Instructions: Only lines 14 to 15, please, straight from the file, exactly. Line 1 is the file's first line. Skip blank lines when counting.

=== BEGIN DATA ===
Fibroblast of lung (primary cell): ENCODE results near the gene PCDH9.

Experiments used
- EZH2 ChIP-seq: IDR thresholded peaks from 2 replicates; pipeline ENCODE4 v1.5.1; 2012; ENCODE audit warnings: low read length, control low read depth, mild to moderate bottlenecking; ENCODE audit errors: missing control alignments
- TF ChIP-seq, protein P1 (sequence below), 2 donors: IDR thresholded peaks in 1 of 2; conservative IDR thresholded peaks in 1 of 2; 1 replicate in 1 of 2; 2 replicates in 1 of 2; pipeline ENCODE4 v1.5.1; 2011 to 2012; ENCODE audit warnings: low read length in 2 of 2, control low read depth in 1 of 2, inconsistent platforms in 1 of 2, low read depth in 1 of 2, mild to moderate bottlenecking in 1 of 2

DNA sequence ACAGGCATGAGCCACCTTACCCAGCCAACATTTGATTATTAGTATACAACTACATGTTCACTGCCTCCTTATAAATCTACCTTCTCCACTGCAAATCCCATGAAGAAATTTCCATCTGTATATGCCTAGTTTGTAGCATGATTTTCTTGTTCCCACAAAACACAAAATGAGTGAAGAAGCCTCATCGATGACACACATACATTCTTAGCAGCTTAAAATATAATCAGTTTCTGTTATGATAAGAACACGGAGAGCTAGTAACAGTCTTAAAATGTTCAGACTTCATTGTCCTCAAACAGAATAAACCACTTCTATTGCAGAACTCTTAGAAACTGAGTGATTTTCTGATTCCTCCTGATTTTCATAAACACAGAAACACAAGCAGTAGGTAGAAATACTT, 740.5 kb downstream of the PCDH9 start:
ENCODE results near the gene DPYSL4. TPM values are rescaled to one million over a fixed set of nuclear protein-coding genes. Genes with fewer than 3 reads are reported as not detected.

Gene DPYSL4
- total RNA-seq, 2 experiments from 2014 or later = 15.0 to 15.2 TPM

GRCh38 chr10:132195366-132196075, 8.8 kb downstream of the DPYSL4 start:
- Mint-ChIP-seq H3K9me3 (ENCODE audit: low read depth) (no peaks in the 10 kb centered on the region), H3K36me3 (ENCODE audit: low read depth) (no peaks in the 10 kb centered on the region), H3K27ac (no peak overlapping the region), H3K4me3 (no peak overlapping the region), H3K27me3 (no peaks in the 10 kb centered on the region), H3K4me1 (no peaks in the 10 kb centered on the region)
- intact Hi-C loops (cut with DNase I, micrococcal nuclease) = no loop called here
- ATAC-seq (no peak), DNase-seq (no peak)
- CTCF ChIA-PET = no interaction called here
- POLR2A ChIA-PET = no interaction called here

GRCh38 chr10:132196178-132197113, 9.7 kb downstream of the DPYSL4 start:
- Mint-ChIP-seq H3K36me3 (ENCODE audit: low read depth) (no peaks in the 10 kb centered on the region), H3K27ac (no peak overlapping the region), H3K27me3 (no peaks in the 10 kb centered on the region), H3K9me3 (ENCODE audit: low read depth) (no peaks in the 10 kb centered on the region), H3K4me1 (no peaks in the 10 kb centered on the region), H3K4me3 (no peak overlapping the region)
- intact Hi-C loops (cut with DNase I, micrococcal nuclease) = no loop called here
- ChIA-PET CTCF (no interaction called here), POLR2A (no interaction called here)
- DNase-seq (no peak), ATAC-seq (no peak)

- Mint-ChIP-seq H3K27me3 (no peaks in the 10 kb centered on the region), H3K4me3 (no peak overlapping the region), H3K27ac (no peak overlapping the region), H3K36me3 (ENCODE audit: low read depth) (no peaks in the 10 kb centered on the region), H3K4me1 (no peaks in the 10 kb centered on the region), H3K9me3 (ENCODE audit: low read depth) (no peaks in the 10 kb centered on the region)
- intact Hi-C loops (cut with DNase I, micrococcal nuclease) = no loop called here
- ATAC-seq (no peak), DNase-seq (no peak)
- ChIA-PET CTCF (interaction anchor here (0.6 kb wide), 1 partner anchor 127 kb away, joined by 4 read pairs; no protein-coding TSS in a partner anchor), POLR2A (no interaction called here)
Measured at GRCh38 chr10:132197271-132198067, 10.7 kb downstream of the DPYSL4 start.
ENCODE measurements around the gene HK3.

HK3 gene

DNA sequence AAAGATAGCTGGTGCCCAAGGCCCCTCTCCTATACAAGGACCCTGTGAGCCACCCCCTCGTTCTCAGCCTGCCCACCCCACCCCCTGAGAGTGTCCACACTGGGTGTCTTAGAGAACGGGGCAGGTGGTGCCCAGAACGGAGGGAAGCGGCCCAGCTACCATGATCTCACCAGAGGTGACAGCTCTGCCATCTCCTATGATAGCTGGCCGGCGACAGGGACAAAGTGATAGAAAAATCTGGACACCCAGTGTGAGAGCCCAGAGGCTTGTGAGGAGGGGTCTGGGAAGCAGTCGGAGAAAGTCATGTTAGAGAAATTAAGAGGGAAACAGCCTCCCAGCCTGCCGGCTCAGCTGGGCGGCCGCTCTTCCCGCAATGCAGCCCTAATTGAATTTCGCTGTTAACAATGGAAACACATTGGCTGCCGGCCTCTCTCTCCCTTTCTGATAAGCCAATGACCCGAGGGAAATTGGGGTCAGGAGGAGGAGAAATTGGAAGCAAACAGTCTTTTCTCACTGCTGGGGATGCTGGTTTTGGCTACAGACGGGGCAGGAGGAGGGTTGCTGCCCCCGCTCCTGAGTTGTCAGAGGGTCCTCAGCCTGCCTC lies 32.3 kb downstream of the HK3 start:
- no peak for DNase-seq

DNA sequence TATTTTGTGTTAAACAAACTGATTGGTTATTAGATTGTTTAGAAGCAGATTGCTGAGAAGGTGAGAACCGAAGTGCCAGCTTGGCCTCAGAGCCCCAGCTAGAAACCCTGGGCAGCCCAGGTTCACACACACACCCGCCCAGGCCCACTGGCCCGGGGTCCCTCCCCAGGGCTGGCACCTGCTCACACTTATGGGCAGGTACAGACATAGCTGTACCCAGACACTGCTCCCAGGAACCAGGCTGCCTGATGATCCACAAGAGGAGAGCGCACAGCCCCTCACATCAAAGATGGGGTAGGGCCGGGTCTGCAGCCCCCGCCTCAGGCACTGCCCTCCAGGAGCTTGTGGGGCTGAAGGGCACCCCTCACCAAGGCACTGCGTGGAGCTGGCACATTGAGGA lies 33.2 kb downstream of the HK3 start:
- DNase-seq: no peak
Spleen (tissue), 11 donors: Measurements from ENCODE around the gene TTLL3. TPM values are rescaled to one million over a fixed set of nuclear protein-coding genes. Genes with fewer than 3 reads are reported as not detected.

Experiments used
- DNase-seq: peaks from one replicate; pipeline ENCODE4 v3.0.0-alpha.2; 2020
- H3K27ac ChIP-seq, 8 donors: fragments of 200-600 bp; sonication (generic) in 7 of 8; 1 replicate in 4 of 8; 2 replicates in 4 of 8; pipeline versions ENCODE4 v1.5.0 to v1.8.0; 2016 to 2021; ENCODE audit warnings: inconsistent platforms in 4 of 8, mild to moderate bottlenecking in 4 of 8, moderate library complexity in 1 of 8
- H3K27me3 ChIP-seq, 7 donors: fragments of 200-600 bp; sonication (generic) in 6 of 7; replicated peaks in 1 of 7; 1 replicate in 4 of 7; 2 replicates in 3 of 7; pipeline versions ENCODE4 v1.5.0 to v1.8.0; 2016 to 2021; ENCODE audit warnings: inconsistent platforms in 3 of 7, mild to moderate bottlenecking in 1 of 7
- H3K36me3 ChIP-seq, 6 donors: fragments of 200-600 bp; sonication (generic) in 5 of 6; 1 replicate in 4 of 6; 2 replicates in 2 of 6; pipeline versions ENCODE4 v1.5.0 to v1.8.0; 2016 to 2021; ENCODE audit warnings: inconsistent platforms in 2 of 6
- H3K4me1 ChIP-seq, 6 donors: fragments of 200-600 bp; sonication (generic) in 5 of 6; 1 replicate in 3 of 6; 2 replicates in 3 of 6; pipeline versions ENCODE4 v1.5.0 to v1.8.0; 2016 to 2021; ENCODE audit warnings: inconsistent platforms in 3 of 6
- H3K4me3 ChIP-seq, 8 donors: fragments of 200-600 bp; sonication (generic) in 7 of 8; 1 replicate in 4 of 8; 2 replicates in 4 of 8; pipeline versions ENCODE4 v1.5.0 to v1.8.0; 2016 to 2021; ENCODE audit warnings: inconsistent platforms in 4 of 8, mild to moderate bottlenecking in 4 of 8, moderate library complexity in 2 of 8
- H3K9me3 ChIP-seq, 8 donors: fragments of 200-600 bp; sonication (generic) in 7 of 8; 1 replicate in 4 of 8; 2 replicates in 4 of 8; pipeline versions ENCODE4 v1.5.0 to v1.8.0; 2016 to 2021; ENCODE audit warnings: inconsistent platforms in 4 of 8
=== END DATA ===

- POLR2A ChIA-PET = no interaction called here

GRCh38 chr10:132196178-132197113, 9.7 kb downstream of the DPYSL4 start: